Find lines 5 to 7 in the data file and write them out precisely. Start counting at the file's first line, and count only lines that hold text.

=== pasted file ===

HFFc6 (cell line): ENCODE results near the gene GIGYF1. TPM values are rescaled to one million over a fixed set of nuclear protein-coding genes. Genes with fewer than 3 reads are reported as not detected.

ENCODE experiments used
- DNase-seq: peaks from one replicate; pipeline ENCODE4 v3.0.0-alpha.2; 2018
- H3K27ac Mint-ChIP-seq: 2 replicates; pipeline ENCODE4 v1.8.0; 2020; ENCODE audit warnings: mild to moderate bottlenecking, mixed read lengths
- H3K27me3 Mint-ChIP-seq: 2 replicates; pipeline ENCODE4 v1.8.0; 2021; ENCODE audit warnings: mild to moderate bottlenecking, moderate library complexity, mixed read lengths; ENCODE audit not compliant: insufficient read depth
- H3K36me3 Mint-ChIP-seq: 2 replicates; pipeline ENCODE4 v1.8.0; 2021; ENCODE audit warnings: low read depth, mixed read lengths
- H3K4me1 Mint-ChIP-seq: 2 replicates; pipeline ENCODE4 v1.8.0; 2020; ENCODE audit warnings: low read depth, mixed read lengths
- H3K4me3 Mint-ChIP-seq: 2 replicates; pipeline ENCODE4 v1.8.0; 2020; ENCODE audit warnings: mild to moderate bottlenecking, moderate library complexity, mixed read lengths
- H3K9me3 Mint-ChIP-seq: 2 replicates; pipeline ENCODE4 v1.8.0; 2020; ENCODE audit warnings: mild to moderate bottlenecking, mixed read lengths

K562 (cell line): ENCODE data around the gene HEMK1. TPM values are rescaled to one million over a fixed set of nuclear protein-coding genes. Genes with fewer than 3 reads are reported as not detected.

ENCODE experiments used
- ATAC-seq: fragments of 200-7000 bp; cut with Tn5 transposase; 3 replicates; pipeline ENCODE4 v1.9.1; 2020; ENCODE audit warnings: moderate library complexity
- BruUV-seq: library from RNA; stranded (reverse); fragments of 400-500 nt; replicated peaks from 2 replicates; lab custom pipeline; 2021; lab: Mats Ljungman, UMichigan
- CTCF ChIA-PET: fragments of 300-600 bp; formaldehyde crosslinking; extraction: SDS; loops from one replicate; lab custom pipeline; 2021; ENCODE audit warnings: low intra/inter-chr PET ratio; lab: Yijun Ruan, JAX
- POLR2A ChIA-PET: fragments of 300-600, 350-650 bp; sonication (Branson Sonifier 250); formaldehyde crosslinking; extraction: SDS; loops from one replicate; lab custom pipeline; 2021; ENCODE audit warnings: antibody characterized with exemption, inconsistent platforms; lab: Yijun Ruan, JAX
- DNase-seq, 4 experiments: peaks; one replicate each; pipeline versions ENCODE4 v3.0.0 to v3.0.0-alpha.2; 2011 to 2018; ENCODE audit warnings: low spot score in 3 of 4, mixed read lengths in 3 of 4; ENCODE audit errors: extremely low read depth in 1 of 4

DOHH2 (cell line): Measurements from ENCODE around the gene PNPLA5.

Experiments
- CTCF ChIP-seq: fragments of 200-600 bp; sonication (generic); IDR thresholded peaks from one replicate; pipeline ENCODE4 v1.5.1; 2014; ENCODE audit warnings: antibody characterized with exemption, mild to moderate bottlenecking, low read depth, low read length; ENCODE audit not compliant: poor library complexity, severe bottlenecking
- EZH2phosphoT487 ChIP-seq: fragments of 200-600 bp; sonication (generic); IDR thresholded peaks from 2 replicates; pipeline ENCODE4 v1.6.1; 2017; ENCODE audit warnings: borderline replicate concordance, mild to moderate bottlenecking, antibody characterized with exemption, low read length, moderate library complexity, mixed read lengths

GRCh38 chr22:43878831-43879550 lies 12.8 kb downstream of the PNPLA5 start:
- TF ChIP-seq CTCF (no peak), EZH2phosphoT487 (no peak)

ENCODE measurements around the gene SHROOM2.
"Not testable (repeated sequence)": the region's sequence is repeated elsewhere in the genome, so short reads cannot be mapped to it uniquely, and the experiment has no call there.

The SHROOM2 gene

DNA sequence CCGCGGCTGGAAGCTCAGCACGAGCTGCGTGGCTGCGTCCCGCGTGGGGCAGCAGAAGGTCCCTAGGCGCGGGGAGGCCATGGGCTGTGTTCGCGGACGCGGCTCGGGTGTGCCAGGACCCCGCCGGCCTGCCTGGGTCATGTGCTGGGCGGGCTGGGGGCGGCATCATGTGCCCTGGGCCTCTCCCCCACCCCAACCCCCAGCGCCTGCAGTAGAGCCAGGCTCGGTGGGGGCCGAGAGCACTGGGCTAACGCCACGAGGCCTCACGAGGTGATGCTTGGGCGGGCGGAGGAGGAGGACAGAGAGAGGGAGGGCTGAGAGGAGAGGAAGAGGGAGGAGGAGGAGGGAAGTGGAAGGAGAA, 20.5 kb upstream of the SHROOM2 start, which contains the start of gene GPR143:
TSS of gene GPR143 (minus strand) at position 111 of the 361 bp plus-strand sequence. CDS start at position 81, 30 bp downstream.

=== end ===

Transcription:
- H3K27me3 Mint-ChIP-seq: 2 replicates; pipeline ENCODE4 v1.8.0; 2021; ENCODE audit warnings: mild to moderate bottlenecking, moderate library complexity, mixed read lengths; ENCODE audit not compliant: insufficient read depth
- H3K36me3 Mint-ChIP-seq: 2 replicates; pipeline ENCODE4 v1.8.0; 2021; ENCODE audit warnings: low read depth, mixed read lengths
- H3K4me1 Mint-ChIP-seq: 2 replicates; pipeline ENCODE4 v1.8.0; 2020; ENCODE audit warnings: low read depth, mixed read lengths